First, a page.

P.S. 107 Thomas A Dooley

167-02 45 AVENUE
QUEENS NY 11358 Map
Phone: (718) 762-5995
Website: Click here
Admissions: neighborhood school
Wheelchair accessible
Principal: LORI CUMMINGS
Neighborhood: Flushing/ College Pt.
District: 25
Grade range: 0K thru 05
Parent coordinator: OURANIA MALANDRAKIS

What's special:

Solid programs for students of all levels, including those with profound disabilities.

The downside:

School may be too traditional for some.

The InsideStats

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http://insideschools.org/


Our review

PS 107 is a large, bright school that prides itself on accommodating both children who are academically proficient and those with severe special needs. James Phair, who has been principal for more than 15 years, says he strives to promote a "caring, nurturing atmosphere where all kids feel comfortable." Successfully bringing together students with no special needs, children in six "self-contained" special education classes, hundreds of students who receive various forms of therapy, and many children with physical disabilities, PS 107 is indeed a place where all children feel comfortable, both with themselves and with classmates who are different from them.

Most students enter ready to begin reading, and many students who could enroll in district-wide gifted programs instead stay at PS 107. As a result, even with all of its students' challenges, Phair notes that PS 107 has the second-highest test scores of all District 25 schools without official gifted programs.

Phair, whose background is in special education, says the driving force behind the school's program for students with special needs is a belief that "physical handicaps shouldn't negate the possibility of excelling." Because of PS 107's reputation for inclusion and academic excellence, families with children with special needs move to the school zone. The playground is designed for wheelchair accessibility; nine therapists conduct more than 350 counseling sessions each week; and toys and equipment donated by Toys 'R' Us brighten special education and mainstream classrooms alike. As a result of these features and others, the school feels like a friendly, inclusive place, one where an amputee became the head of the cheerleading squad (years later, it still makes Phair smile).

In many ways, the huge school is quite traditional: Teachers adhere faithfully to the city's prescribed curriculum and students are sorted into classes according to academic ability. For students who are struggling but do not need special education services, PS 107 has smaller classes that are served by aides in literacy and speech as well as the classroom teacher. There are also advanced classes in the upper grades for gifted students whose families have chosen to keep them at PS 107 rather than send them to a district-wide gifted program. Advanced students do in-depth projects, such as a lengthy study of inventions that culminated in an evening showcase drawing more than 500 people.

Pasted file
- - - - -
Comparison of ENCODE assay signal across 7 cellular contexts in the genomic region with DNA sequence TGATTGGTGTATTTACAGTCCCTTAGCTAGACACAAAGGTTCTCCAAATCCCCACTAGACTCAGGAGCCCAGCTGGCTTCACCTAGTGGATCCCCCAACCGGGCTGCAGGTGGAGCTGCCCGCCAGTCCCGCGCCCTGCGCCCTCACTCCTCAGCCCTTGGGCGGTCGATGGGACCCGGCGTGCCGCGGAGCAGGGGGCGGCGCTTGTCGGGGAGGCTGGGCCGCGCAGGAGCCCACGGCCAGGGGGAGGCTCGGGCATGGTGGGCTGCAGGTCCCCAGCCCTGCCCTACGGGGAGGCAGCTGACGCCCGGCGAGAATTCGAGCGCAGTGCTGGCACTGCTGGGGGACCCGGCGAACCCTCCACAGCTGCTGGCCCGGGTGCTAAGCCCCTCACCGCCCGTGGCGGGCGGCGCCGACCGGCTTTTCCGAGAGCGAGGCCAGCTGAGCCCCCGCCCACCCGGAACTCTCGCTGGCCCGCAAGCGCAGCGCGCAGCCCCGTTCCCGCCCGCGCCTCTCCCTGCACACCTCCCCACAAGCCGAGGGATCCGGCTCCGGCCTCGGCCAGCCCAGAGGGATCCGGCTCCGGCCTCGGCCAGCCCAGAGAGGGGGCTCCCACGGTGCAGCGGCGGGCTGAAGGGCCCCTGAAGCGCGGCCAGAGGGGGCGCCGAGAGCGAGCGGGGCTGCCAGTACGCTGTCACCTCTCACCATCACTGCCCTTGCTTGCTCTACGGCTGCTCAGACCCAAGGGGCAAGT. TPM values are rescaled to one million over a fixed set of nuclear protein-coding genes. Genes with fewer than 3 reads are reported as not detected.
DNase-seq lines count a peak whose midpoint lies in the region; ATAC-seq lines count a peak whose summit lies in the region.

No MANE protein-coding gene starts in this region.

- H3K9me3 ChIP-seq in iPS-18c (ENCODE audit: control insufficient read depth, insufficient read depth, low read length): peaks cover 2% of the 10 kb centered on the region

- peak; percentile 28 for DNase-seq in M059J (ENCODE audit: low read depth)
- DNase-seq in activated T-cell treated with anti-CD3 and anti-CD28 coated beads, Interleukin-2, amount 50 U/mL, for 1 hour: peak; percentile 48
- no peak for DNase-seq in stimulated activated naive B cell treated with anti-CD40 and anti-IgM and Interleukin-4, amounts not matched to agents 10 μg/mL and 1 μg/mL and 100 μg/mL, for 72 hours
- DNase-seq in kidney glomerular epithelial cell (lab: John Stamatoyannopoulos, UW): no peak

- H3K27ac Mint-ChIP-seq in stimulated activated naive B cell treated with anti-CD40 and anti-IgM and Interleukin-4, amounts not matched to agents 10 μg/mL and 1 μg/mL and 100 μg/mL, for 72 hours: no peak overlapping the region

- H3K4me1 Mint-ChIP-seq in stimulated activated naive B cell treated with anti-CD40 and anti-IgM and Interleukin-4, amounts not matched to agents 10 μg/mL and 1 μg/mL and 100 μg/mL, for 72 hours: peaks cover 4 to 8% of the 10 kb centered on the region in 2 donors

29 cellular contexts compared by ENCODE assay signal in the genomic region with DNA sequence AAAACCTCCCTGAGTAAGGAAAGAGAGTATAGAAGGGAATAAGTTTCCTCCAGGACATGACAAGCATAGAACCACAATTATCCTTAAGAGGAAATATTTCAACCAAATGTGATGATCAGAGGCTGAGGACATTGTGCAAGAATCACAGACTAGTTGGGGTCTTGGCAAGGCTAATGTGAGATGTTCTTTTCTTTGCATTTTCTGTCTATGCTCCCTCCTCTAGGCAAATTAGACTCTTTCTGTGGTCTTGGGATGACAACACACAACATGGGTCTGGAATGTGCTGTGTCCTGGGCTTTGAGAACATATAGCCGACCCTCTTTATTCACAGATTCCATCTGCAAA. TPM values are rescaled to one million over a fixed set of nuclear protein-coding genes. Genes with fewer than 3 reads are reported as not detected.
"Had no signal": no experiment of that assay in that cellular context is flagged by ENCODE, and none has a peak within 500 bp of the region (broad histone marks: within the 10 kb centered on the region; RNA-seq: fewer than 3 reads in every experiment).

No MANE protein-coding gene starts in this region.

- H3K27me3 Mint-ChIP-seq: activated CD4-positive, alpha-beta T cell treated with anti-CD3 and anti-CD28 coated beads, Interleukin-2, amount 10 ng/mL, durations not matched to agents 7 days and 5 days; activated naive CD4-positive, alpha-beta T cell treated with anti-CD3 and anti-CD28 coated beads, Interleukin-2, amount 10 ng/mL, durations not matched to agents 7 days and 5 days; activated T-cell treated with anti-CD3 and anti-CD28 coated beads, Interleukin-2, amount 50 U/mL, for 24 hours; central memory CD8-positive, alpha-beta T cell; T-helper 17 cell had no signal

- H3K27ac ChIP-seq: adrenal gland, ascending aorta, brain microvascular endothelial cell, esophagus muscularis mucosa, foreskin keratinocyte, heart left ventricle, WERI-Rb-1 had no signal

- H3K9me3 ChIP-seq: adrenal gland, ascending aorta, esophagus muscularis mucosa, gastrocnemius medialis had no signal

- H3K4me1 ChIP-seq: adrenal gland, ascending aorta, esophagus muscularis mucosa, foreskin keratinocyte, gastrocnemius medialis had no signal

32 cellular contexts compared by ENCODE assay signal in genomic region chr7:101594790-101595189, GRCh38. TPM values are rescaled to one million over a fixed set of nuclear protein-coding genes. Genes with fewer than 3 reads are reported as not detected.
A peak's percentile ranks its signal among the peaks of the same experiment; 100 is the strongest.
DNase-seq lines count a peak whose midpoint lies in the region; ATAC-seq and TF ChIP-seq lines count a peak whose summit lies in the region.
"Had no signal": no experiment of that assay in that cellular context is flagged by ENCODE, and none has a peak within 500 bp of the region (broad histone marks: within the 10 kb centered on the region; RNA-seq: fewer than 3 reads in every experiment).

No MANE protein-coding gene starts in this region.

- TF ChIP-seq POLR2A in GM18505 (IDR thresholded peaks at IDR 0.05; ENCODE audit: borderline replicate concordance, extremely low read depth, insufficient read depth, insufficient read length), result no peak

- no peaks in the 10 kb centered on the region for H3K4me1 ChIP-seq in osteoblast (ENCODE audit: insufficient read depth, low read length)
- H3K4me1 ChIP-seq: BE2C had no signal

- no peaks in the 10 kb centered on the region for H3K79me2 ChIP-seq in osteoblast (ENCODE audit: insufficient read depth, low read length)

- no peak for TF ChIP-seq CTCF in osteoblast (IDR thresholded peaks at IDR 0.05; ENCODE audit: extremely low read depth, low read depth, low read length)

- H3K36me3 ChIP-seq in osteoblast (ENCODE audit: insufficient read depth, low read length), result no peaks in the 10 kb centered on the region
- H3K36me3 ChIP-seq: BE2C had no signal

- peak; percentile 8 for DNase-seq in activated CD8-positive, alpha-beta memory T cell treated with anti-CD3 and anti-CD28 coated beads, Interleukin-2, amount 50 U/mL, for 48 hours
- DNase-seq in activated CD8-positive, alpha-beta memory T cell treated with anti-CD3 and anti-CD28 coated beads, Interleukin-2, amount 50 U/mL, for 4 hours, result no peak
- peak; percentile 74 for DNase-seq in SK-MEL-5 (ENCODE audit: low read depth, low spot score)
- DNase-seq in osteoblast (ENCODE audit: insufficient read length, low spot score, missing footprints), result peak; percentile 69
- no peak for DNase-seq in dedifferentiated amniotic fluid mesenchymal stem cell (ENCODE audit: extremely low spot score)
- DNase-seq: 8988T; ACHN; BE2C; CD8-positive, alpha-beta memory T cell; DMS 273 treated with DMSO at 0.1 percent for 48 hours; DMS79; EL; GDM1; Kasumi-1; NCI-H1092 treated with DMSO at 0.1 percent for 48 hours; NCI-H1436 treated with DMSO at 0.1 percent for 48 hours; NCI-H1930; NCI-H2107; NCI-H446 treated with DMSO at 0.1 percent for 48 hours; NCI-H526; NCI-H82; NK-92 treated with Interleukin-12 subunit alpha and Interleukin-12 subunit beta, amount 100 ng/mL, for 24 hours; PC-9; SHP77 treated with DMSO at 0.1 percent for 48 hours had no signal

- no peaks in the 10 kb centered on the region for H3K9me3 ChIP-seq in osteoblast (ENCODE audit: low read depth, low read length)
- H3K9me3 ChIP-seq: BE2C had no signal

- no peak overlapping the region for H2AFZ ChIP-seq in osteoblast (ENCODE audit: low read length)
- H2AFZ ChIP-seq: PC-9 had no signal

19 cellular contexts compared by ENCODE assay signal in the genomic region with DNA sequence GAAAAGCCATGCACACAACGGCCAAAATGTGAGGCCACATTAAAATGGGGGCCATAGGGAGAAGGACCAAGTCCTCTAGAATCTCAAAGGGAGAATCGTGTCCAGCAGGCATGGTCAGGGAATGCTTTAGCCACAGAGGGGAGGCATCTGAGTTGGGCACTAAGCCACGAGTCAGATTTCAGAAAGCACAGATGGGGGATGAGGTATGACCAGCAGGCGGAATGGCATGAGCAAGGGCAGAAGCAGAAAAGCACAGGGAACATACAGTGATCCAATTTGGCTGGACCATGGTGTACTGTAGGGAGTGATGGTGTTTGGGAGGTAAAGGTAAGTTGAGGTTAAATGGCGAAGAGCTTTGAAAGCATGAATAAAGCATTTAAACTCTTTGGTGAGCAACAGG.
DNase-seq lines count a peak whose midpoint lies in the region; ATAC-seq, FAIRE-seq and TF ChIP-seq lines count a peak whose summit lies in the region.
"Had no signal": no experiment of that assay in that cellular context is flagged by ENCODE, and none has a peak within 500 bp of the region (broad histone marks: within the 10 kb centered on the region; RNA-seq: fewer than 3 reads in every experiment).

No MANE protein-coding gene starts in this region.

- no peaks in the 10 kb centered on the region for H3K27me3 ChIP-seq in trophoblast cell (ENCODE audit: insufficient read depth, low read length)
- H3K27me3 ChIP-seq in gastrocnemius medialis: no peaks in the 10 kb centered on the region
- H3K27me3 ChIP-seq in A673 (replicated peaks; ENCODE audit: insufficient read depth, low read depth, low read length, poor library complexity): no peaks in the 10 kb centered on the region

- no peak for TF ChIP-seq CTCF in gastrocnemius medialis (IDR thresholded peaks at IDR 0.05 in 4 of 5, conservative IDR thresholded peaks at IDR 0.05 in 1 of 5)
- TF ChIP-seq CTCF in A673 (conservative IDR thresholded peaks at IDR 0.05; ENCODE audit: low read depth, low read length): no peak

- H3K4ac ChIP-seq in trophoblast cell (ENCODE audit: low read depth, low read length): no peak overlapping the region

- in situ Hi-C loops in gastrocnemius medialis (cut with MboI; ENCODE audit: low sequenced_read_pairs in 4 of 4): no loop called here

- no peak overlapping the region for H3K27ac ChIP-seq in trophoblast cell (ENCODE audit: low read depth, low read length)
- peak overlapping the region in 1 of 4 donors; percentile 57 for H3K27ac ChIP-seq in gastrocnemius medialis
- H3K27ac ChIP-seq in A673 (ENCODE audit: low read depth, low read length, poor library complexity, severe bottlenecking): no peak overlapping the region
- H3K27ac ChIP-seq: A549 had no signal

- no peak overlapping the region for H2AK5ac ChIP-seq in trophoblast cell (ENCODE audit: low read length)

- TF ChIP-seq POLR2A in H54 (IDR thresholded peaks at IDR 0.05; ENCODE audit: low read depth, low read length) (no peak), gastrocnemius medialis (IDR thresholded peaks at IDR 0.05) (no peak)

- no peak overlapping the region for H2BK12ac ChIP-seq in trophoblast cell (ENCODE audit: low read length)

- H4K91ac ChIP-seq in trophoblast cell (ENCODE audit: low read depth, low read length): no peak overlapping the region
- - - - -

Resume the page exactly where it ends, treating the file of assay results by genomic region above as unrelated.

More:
We observed class after class of good-natured, friendly kids who were eager to help out in the classroom and do the tasks assigned to them, which ranged in difficulty and creativity. For example, we saw 3rd graders filling in bubble sheets to prepare for state tests, but we also saw 4th graders playing math games in small groups to develop their basic skills.

With a stable staff and a well-established reputation, Phair sees his role as supporting the initiatives of the teachers, as with an end-of-year performance that has become an important tradition. Classroom teachers plan together and develop "curriculum maps" to structure their teaching throughout the year. The few new teachers are "embraced" by the experienced staff, Phair said, while senior teachers benefit from the fresh training and ideas of their younger colleagues.

In recent years the school has seen a growing number of students who do not speak English at home. The parent coordinator said PS 107 is using translation services to make materials and meetings available to immigrant families, but getting them involved is difficult.

Until recently, the building was overcrowded and in need of repair, but district-wide declining enrollment and renovations of the 100-year-old structureincluding repairs to its façade, the addition of new art and science rooms, and the introduction of wireless technologyhave taken care of those problems. In addition, as with all District 25 schools, to conform to citywide norms PS 107 will lose its 6th grade in the 2007-08 school year, becoming a Pre-K5th grade school.

After school: Several clubs meet during and after school, including two glee clubs, a dance ensemble, a basketball team, a chess club, and programs in which students assist in the science lab, library, or computer labs.

Special education: There are "self-contained" classes for profoundly disabled children only, but most students with special needs are integrated into general education classes. Special education coordinators participate in grade-level curriculum planning.

This school is included in New York City's Best Public Elementary Schools. (Philissa Cramer, November 2006)

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